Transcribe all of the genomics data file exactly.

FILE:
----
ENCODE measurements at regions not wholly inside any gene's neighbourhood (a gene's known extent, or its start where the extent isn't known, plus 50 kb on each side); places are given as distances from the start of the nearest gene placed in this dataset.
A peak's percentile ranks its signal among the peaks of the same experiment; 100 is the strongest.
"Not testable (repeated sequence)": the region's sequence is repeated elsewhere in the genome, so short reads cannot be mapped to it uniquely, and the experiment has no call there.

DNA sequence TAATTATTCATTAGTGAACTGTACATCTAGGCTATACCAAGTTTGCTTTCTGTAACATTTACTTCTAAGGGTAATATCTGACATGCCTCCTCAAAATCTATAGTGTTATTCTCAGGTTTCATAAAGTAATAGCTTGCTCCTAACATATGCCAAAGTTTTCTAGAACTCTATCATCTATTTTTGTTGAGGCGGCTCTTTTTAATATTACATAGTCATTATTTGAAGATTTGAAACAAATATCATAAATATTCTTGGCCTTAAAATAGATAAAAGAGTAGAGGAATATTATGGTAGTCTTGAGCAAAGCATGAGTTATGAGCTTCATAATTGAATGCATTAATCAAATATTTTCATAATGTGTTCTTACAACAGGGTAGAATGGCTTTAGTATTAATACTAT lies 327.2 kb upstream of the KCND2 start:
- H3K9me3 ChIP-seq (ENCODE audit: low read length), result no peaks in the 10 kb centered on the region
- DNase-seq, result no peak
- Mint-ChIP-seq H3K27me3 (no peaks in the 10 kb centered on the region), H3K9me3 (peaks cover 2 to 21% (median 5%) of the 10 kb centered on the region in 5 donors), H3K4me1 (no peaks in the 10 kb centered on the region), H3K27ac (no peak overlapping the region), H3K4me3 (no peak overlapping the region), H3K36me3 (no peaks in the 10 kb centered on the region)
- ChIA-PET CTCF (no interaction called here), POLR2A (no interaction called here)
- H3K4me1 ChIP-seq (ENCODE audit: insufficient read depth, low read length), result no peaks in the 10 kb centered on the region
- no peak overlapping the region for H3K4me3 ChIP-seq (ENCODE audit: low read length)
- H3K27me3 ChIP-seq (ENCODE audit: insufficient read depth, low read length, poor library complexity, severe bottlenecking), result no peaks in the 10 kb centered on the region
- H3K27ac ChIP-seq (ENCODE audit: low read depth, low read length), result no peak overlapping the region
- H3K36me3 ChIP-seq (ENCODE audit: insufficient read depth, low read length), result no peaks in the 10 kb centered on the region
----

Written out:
ENCODE measurements at regions not wholly inside any gene's neighbourhood (a gene's known extent, or its start where the extent isn't known, plus 50 kb on each side); places are given as distances from the start of the nearest gene placed in this dataset.
A peak's percentile ranks its signal among the peaks of the same experiment; 100 is the strongest.
"Not testable (repeated sequence)": the region's sequence is repeated elsewhere in the genome, so short reads cannot be mapped to it uniquely, and the experiment has no call there.

DNA sequence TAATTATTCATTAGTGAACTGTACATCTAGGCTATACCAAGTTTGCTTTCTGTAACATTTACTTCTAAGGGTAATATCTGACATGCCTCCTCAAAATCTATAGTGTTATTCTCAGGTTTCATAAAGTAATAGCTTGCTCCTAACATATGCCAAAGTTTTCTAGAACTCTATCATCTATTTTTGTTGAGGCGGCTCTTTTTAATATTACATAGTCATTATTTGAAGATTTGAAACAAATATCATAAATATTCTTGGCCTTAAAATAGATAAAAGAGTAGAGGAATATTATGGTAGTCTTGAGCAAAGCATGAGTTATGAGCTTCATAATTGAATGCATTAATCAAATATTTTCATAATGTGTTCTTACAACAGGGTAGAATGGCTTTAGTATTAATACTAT lies 327.2 kb upstream of the KCND2 start:
- H3K9me3 ChIP-seq (ENCODE audit: low read length), result no peaks in the 10 kb centered on the region
- DNase-seq, result no peak
- Mint-ChIP-seq H3K27me3 (no peaks in the 10 kb centered on the region), H3K9me3 (peaks cover 2 to 21% (median 5%) of the 10 kb centered on the region in 5 donors), H3K4me1 (no peaks in the 10 kb centered on the region), H3K27ac (no peak overlapping the region), H3K4me3 (no peak overlapping the region), H3K36me3 (no peaks in the 10 kb centered on the region)
- ChIA-PET CTCF (no interaction called here), POLR2A (no interaction called here)
- H3K4me1 ChIP-seq (ENCODE audit: insufficient read depth, low read length), result no peaks in the 10 kb centered on the region
- no peak overlapping the region for H3K4me3 ChIP-seq (ENCODE audit: low read length)
- H3K27me3 ChIP-seq (ENCODE audit: insufficient read depth, low read length, poor library complexity, severe bottlenecking), result no peaks in the 10 kb centered on the region
- H3K27ac ChIP-seq (ENCODE audit: low read depth, low read length), result no peak overlapping the region
- H3K36me3 ChIP-seq (ENCODE audit: insufficient read depth, low read length), result no peaks in the 10 kb centered on the region